Scientific studies have found that social isolation and loneliness leave people at risk for an array of mental conditions, including cognitive decline, anxiety, depression, and mood disorders. The elderly segment of the population who often find themselves unexpectedly alone are at an even higher risk. According to the CDC, it is estimated that 20% of people aged 55 or older experience some type of mental health concern.  It is important to be able to identify mental health issues in the people around you; especially the elderly as their mental health issues often go undetected.

Depression in elder adults is often caused by a loss of social support due to the passing of a spouse or sibling, retirement, or the need to relocate from their hometown. It’s easy for symptoms of depression to get lost in all the changes in circumstance, and they may also go unnoticed as your loved ones’ lives slow down.  As your loved ones’ age, their life becomes a revolving door of change.  Grandkids begin having children of their own, once physically able bodies now become tired much faster and many of their daily responsibilities must be supported by family and friends.  These changes are often accompanied by feelings of helplessness, sadness, and even guilt.  It is important to continue to support your aging loved ones through significant life changes to ensure they know and feel their worth. 

Here are some mindfulness steps you can do with your loved one and incorporate into your own life that will aid in keeping your mind and spirit healthy:

  • Increase Optimism: Many seniors may have a diagnosis without a ‘cure’. It is important for those seniors and their caregivers to visualize the best possible outcome. Take time to visualize what is to come by yourself or with a loved one. To gain these positive effects of optimism, imagine how you will react, no matter how things progress.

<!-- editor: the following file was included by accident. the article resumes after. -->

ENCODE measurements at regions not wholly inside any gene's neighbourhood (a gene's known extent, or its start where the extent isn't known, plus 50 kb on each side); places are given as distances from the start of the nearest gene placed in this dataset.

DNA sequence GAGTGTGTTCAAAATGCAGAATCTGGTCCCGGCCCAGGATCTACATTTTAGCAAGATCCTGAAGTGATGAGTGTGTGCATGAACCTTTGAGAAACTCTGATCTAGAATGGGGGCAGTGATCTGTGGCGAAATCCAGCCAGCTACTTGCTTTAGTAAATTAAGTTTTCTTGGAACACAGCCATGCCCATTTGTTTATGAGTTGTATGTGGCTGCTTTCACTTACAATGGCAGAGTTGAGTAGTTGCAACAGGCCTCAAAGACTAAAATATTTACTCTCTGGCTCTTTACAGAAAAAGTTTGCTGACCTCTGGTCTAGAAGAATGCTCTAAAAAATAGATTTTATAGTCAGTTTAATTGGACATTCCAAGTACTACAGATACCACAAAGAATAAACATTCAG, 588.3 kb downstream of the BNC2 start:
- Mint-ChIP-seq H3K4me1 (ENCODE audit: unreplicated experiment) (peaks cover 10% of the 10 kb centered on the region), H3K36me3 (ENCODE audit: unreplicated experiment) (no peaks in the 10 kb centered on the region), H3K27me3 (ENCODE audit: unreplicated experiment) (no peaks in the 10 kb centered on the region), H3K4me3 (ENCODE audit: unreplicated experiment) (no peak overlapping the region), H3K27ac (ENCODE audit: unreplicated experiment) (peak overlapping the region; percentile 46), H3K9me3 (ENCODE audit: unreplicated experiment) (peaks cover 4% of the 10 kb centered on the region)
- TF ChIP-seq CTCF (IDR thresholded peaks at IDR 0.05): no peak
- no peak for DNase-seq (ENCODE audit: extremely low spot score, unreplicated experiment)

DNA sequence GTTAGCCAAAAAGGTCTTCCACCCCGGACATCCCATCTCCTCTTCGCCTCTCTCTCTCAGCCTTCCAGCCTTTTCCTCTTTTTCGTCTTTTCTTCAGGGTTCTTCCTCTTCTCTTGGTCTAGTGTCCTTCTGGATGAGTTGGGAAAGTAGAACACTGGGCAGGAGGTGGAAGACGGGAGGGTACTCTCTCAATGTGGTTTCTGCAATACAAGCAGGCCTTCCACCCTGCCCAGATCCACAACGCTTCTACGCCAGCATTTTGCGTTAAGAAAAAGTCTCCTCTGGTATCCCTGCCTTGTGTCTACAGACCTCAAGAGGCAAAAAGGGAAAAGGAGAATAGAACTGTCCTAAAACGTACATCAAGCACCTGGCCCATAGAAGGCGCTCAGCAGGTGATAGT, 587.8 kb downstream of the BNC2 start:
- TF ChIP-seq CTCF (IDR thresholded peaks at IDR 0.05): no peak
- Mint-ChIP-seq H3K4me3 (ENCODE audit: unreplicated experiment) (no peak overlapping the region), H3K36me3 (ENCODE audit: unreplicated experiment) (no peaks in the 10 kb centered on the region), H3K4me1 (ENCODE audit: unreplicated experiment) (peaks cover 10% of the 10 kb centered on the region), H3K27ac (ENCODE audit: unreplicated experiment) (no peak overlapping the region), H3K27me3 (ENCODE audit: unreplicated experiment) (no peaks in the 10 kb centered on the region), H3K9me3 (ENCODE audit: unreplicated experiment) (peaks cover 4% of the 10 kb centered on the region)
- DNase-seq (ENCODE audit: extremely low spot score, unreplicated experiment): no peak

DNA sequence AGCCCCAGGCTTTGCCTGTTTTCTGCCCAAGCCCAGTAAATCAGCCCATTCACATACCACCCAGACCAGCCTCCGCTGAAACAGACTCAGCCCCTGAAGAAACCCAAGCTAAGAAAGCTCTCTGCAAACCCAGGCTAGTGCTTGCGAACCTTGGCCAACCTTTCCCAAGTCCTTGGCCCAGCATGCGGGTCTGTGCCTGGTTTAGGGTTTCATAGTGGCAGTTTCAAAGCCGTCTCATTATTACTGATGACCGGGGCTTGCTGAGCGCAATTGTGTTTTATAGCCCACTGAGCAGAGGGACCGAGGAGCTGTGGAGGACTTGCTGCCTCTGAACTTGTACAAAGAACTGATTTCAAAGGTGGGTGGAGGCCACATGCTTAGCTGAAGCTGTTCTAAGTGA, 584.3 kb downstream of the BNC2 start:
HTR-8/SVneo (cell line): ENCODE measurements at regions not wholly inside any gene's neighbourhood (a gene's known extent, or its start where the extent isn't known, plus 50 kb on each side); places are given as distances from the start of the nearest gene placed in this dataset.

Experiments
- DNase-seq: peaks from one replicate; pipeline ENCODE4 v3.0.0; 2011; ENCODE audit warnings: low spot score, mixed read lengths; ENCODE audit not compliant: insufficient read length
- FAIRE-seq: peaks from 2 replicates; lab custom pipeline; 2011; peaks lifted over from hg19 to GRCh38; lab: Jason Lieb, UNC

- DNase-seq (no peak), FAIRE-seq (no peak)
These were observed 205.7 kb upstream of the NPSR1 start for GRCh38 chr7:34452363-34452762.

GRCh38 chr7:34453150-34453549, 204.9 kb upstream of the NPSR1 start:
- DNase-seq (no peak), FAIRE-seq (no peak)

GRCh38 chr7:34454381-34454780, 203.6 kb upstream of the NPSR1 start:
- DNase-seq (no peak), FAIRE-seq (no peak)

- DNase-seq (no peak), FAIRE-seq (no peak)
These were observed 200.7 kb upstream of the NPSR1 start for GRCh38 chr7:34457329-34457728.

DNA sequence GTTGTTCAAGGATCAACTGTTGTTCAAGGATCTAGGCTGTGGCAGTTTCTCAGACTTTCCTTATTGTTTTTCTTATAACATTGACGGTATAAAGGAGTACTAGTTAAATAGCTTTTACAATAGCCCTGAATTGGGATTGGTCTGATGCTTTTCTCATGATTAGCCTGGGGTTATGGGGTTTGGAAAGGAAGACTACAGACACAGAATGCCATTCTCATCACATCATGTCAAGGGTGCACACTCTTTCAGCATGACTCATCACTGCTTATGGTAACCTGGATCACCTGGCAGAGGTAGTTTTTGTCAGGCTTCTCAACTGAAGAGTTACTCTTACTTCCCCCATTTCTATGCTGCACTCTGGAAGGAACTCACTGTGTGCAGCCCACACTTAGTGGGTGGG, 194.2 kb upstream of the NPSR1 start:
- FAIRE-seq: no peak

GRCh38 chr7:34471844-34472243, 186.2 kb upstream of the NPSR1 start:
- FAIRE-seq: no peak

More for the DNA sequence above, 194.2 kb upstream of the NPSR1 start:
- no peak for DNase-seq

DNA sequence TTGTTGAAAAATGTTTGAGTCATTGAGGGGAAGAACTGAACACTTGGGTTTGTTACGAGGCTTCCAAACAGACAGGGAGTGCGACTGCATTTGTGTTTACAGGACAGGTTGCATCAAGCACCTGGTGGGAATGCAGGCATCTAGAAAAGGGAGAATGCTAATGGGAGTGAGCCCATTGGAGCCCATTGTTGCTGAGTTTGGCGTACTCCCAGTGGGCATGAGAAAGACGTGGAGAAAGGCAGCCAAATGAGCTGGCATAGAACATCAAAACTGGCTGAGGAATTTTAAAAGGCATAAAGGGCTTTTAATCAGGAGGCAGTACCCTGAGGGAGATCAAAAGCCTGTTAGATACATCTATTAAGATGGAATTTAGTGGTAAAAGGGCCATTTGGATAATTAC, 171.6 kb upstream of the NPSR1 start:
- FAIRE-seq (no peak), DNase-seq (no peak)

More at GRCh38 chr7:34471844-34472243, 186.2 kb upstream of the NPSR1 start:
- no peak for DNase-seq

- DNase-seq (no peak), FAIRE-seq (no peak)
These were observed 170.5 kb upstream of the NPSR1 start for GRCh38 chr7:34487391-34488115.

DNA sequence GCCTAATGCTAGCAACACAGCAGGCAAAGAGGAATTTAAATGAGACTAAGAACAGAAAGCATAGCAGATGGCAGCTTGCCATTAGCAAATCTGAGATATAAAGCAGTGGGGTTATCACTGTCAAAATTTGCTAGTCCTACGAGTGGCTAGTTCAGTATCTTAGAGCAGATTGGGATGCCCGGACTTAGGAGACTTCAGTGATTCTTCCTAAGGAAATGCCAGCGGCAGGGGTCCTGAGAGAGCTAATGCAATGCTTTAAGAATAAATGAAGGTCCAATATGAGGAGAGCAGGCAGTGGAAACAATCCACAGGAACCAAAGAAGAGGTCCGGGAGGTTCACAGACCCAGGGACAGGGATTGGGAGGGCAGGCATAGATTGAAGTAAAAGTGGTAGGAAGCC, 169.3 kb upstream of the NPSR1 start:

• Practice Meaningfulness: Define what is meaningful to you. Then ask yourself how you can incorporate more of that into your daily life. 
  • Nurture Happiness: Identify what brings you down that you can cut out of your life? A relationship? A bad habit? What brings you joy that you can add more of? Can you put up photos of the people you love to remind you of those relationships and memories? Maybe make time to participate in a lost hoppy or call an old friend.
  • Embrace Aging: Today’s culture promotes a story of aging that is all about decline and loss. Rather than accepting “the inevitable”, embrace the new stage of life you or your loved one are in and practice things that bring joy to it.

Many times, when we are depressed, it comes from ruminating on the past instead of looking forward to the future. What can you change right now to increase happiness and connectedness in your life? Help yourself and your loved ones by “checking in”.  Find out how they are really doing and let them know you are present and willing to be the support they need.  If they appear more anxious or withdrawn than normal, take time to invest in their life, even if just for a moment.  Encourage them to take personal steps to strengthen their mental health and recognize when they may need help beyond what they or their loved ones can provide. Home Care Assistance Caregivers are equipped to support you or your loved one to ensure all physical, emotional, and spiritual needs are being well cared for. By changing our attitudes and actions we can extend our lifespans and health-spans. Start small and start today. Make little shifts to increase optimism, find meaning, nurture happiness, and embrace aging.


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